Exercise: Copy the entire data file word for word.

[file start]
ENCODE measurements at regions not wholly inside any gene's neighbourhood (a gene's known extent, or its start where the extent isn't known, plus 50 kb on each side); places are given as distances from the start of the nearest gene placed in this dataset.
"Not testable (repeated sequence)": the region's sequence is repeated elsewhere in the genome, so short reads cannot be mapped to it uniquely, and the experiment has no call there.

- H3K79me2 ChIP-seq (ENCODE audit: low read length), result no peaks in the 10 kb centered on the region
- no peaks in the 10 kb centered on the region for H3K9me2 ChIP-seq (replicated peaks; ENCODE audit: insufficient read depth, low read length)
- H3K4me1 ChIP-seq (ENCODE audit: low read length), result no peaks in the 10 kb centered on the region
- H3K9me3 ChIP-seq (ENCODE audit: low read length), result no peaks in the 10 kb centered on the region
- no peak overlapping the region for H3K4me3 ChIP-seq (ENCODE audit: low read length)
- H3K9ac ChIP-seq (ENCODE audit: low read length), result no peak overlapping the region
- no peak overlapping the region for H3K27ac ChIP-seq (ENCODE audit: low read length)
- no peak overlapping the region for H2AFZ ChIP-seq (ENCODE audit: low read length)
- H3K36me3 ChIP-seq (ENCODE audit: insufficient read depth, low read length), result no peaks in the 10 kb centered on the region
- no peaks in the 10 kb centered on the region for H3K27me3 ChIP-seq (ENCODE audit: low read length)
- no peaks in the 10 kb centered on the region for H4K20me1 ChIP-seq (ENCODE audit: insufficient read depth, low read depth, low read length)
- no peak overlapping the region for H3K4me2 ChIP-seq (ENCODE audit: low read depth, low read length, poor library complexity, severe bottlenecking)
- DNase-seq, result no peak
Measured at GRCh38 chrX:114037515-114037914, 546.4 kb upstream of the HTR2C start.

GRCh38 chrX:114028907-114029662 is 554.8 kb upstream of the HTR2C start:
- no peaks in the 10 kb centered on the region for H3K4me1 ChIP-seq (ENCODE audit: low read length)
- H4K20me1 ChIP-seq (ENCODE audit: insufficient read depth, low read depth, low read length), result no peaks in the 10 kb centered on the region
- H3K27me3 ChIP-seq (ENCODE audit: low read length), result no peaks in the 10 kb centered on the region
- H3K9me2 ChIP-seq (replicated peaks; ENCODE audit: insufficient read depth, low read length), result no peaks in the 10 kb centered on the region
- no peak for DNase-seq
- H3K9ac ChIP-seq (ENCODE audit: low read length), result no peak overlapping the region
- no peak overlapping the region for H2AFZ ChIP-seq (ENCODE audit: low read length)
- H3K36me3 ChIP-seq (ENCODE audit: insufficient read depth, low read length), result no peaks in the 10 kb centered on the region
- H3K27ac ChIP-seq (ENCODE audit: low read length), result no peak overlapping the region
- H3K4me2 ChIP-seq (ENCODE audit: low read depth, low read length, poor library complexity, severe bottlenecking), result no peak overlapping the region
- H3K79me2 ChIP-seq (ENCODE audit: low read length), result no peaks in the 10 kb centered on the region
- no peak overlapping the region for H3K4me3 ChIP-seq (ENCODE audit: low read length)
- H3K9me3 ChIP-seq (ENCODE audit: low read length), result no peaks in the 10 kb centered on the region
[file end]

ENCODE measurements at regions not wholly inside any gene's neighbourhood (a gene's known extent, or its start where the extent isn't known, plus 50 kb on each side); places are given as distances from the start of the nearest gene placed in this dataset.
"Not testable (repeated sequence)": the region's sequence is repeated elsewhere in the genome, so short reads cannot be mapped to it uniquely, and the experiment has no call there.

- H3K79me2 ChIP-seq (ENCODE audit: low read length), result no peaks in the 10 kb centered on the region
- no peaks in the 10 kb centered on the region for H3K9me2 ChIP-seq (replicated peaks; ENCODE audit: insufficient read depth, low read length)
- H3K4me1 ChIP-seq (ENCODE audit: low read length), result no peaks in the 10 kb centered on the region
- H3K9me3 ChIP-seq (ENCODE audit: low read length), result no peaks in the 10 kb centered on the region
- no peak overlapping the region for H3K4me3 ChIP-seq (ENCODE audit: low read length)
- H3K9ac ChIP-seq (ENCODE audit: low read length), result no peak overlapping the region
- no peak overlapping the region for H3K27ac ChIP-seq (ENCODE audit: low read length)
- no peak overlapping the region for H2AFZ ChIP-seq (ENCODE audit: low read length)
- H3K36me3 ChIP-seq (ENCODE audit: insufficient read depth, low read length), result no peaks in the 10 kb centered on the region
- no peaks in the 10 kb centered on the region for H3K27me3 ChIP-seq (ENCODE audit: low read length)
- no peaks in the 10 kb centered on the region for H4K20me1 ChIP-seq (ENCODE audit: insufficient read depth, low read depth, low read length)
- no peak overlapping the region for H3K4me2 ChIP-seq (ENCODE audit: low read depth, low read length, poor library complexity, severe bottlenecking)
- DNase-seq, result no peak
Measured at GRCh38 chrX:114037515-114037914, 546.4 kb upstream of the HTR2C start.

GRCh38 chrX:114028907-114029662 is 554.8 kb upstream of the HTR2C start:
- no peaks in the 10 kb centered on the region for H3K4me1 ChIP-seq (ENCODE audit: low read length)
- H4K20me1 ChIP-seq (ENCODE audit: insufficient read depth, low read depth, low read length), result no peaks in the 10 kb centered on the region
- H3K27me3 ChIP-seq (ENCODE audit: low read length), result no peaks in the 10 kb centered on the region
- H3K9me2 ChIP-seq (replicated peaks; ENCODE audit: insufficient read depth, low read length), result no peaks in the 10 kb centered on the region
- no peak for DNase-seq
- H3K9ac ChIP-seq (ENCODE audit: low read length), result no peak overlapping the region
- no peak overlapping the region for H2AFZ ChIP-seq (ENCODE audit: low read length)
- H3K36me3 ChIP-seq (ENCODE audit: insufficient read depth, low read length), result no peaks in the 10 kb centered on the region
- H3K27ac ChIP-seq (ENCODE audit: low read length), result no peak overlapping the region
- H3K4me2 ChIP-seq (ENCODE audit: low read depth, low read length, poor library complexity, severe bottlenecking), result no peak overlapping the region
- H3K79me2 ChIP-seq (ENCODE audit: low read length), result no peaks in the 10 kb centered on the region
- no peak overlapping the region for H3K4me3 ChIP-seq (ENCODE audit: low read length)
- H3K9me3 ChIP-seq (ENCODE audit: low read length), result no peaks in the 10 kb centered on the region